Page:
Although the Department Of Justice allowed Live Nation and Ticketmaster's merge at the time, new reports from The New York Times are saying the Department Of Justice is now “reviewing complaints that Live Nation, which manages 500 artists, including U2 and Miley Cyrus, has used its control over concert tours to pressure venues into contracting with its subsidiary, Ticketmaster.”
Read more: Live Nation one of the top LGBTQ+ employers
As The New York Times reports, Ticketmaster tickets 80 of the top 100 arenas in the country. People warned of the trouble that their merger could cause, “crippling competitors in the ticketing business.” Yet they still joined forces.
“The Consent Decree was supposed to prevent Live Nation from using its strength in live entertainment to foreclose competition in ticketing,” Beau Buffier, the chief of the New York Attorney General’s Antitrust Bureau, told The New York Times.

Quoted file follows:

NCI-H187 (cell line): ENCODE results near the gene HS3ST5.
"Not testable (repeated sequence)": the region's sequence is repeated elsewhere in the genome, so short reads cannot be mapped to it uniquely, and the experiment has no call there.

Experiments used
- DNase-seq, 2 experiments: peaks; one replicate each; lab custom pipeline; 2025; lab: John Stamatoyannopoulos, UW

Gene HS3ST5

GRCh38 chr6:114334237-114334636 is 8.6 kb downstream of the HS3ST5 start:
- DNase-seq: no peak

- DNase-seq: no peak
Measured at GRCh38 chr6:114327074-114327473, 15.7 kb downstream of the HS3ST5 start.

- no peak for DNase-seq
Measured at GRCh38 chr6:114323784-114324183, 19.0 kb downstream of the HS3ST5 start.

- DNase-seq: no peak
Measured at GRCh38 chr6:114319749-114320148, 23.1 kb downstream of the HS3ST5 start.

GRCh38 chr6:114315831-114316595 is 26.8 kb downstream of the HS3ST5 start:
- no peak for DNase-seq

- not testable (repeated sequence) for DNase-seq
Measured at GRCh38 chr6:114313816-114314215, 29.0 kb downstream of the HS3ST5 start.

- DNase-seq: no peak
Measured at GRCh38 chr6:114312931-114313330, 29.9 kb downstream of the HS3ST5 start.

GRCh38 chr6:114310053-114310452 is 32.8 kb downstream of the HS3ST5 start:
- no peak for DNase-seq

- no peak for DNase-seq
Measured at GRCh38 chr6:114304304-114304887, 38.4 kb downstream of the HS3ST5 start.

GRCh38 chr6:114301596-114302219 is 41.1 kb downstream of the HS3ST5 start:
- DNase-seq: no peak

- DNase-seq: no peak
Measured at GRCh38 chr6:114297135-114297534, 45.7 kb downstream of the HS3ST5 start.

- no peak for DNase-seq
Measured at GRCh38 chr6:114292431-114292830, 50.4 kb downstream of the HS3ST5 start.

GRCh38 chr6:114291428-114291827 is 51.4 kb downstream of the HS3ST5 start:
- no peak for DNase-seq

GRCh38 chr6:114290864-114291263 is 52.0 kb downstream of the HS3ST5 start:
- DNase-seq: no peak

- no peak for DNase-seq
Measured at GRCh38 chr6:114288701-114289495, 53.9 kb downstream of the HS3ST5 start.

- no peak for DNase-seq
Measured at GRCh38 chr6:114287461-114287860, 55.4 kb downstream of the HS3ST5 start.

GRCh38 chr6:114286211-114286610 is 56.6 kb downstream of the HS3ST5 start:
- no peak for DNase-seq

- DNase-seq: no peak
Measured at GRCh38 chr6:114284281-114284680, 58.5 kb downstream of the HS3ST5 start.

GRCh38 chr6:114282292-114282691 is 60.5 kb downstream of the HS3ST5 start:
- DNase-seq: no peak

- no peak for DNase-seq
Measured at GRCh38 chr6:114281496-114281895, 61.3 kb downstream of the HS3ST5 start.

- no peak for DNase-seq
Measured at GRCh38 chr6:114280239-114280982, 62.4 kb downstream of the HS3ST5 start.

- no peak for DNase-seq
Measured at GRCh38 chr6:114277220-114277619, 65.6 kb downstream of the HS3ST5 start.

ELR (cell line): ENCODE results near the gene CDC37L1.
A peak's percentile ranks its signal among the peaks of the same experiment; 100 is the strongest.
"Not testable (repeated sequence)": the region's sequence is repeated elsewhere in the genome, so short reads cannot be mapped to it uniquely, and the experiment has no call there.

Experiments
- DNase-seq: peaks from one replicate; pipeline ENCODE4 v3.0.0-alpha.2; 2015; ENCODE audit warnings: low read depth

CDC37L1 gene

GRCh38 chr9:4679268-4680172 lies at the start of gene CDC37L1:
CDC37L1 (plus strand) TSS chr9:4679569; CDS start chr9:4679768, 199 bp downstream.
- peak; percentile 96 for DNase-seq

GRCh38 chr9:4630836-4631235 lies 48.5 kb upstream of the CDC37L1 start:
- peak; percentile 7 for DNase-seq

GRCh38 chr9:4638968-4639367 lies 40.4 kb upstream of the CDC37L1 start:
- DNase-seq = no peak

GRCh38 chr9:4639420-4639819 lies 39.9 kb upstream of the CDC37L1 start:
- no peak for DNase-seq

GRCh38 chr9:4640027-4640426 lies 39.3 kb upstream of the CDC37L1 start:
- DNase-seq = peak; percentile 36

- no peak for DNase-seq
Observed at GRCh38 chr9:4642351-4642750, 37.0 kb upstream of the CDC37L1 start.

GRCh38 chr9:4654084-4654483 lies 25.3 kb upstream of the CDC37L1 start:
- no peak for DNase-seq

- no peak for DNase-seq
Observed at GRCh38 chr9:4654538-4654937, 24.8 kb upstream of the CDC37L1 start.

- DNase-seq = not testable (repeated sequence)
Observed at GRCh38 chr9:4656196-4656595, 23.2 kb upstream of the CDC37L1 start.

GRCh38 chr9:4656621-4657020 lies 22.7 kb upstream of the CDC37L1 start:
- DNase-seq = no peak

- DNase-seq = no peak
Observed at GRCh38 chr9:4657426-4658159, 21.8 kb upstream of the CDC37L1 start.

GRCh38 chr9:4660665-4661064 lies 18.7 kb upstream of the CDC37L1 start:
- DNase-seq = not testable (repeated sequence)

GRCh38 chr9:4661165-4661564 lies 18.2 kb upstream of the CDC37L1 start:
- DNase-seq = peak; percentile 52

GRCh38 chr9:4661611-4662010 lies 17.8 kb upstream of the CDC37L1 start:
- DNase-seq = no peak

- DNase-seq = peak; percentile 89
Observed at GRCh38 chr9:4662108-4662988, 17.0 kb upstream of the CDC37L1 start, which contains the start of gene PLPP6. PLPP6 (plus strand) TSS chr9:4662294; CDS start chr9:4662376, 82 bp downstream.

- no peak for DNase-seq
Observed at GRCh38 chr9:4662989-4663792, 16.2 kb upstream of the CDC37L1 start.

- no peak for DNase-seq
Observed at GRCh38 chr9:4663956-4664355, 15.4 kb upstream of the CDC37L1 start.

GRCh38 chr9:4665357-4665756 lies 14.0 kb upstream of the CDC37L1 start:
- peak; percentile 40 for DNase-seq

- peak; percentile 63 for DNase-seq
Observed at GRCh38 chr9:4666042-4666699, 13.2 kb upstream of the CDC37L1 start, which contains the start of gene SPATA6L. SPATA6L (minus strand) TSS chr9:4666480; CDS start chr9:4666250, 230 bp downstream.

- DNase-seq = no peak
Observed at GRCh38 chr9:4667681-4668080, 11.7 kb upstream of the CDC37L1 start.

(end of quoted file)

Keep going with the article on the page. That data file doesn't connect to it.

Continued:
“But it is now widely seen as the poster child for the problems that arise when enforcers adopt these temporary fixes to limit the anticompetitive effects of deeply problematic vertical mergers.”
The Times explains that because of the merger, “competition in ticketing at the major venues is effectively blocked.”
However, Ticketmaster President Jared Smith shared a statement, defending Ticketmaster and its practices:
The New York Times article suggests that any benefits of being a vertically integrated company are, in and of themselves, anticompetitive. They insinuate that we “condition” content. That we “retaliate” when Ticketmaster is not selected as a venue’s ticketing partner. In short, they say we have stifled competition.
The reality is that none of these things are true. It is absolutely against Live Nation and Ticketmaster policy to threaten venues that they won’t get any Live Nation shows if they don’t use Ticketmaster. We also do not re-route content as retaliation for a lost ticketing deal. Live Nation is the most artist-focused company in the world, and misusing our relationship with artists to “settle scores” with venues would be both bad business and counter to our core beliefs.